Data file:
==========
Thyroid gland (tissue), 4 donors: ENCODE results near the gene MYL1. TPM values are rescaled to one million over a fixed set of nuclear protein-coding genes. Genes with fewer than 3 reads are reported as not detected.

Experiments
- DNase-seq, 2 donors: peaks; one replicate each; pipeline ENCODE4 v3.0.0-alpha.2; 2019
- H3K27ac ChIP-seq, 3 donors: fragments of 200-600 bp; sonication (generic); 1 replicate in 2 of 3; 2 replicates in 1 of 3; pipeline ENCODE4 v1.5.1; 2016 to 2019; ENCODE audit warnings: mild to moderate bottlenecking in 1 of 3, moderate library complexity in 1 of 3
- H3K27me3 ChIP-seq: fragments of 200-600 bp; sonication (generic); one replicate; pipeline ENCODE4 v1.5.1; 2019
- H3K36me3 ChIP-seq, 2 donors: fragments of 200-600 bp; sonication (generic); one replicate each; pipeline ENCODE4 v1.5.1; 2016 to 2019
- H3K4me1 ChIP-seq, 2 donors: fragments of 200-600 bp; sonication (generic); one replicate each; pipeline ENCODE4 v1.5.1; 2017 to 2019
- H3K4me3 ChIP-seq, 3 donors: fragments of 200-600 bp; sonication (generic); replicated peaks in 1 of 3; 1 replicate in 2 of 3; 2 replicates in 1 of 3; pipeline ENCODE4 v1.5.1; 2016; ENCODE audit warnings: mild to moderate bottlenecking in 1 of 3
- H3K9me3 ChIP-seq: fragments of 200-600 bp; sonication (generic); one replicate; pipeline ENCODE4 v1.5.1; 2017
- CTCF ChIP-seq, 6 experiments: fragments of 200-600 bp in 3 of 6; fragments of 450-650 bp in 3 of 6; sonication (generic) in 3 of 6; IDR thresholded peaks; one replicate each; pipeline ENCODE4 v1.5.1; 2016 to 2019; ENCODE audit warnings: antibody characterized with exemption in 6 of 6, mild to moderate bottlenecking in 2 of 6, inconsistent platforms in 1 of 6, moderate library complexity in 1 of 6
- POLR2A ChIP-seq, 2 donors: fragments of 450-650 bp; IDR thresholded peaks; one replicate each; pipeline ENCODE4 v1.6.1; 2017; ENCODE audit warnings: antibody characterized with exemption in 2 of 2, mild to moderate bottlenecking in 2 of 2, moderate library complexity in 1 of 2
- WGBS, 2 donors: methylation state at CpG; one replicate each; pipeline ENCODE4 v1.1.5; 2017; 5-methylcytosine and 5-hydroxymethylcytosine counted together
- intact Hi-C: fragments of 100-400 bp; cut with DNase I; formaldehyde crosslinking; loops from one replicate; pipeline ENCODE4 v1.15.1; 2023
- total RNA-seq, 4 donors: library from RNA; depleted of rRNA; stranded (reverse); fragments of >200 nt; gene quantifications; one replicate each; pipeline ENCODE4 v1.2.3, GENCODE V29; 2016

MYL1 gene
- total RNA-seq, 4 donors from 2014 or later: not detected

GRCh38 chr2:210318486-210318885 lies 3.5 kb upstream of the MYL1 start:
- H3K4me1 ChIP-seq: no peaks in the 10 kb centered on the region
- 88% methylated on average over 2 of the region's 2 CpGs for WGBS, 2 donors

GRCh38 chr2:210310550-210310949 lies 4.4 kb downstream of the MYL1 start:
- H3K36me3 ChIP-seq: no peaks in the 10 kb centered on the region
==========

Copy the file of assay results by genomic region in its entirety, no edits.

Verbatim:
Thyroid gland (tissue), 4 donors: ENCODE results near the gene MYL1. TPM values are rescaled to one million over a fixed set of nuclear protein-coding genes. Genes with fewer than 3 reads are reported as not detected.

Experiments
- DNase-seq, 2 donors: peaks; one replicate each; pipeline ENCODE4 v3.0.0-alpha.2; 2019
- H3K27ac ChIP-seq, 3 donors: fragments of 200-600 bp; sonication (generic); 1 replicate in 2 of 3; 2 replicates in 1 of 3; pipeline ENCODE4 v1.5.1; 2016 to 2019; ENCODE audit warnings: mild to moderate bottlenecking in 1 of 3, moderate library complexity in 1 of 3
- H3K27me3 ChIP-seq: fragments of 200-600 bp; sonication (generic); one replicate; pipeline ENCODE4 v1.5.1; 2019
- H3K36me3 ChIP-seq, 2 donors: fragments of 200-600 bp; sonication (generic); one replicate each; pipeline ENCODE4 v1.5.1; 2016 to 2019
- H3K4me1 ChIP-seq, 2 donors: fragments of 200-600 bp; sonication (generic); one replicate each; pipeline ENCODE4 v1.5.1; 2017 to 2019
- H3K4me3 ChIP-seq, 3 donors: fragments of 200-600 bp; sonication (generic); replicated peaks in 1 of 3; 1 replicate in 2 of 3; 2 replicates in 1 of 3; pipeline ENCODE4 v1.5.1; 2016; ENCODE audit warnings: mild to moderate bottlenecking in 1 of 3
- H3K9me3 ChIP-seq: fragments of 200-600 bp; sonication (generic); one replicate; pipeline ENCODE4 v1.5.1; 2017
- CTCF ChIP-seq, 6 experiments: fragments of 200-600 bp in 3 of 6; fragments of 450-650 bp in 3 of 6; sonication (generic) in 3 of 6; IDR thresholded peaks; one replicate each; pipeline ENCODE4 v1.5.1; 2016 to 2019; ENCODE audit warnings: antibody characterized with exemption in 6 of 6, mild to moderate bottlenecking in 2 of 6, inconsistent platforms in 1 of 6, moderate library complexity in 1 of 6
- POLR2A ChIP-seq, 2 donors: fragments of 450-650 bp; IDR thresholded peaks; one replicate each; pipeline ENCODE4 v1.6.1; 2017; ENCODE audit warnings: antibody characterized with exemption in 2 of 2, mild to moderate bottlenecking in 2 of 2, moderate library complexity in 1 of 2
- WGBS, 2 donors: methylation state at CpG; one replicate each; pipeline ENCODE4 v1.1.5; 2017; 5-methylcytosine and 5-hydroxymethylcytosine counted together
- intact Hi-C: fragments of 100-400 bp; cut with DNase I; formaldehyde crosslinking; loops from one replicate; pipeline ENCODE4 v1.15.1; 2023
- total RNA-seq, 4 donors: library from RNA; depleted of rRNA; stranded (reverse); fragments of >200 nt; gene quantifications; one replicate each; pipeline ENCODE4 v1.2.3, GENCODE V29; 2016

MYL1 gene
- total RNA-seq, 4 donors from 2014 or later: not detected

GRCh38 chr2:210318486-210318885 lies 3.5 kb upstream of the MYL1 start:
- H3K4me1 ChIP-seq: no peaks in the 10 kb centered on the region
- 88% methylated on average over 2 of the region's 2 CpGs for WGBS, 2 donors

GRCh38 chr2:210310550-210310949 lies 4.4 kb downstream of the MYL1 start:
- H3K36me3 ChIP-seq: no peaks in the 10 kb centered on the region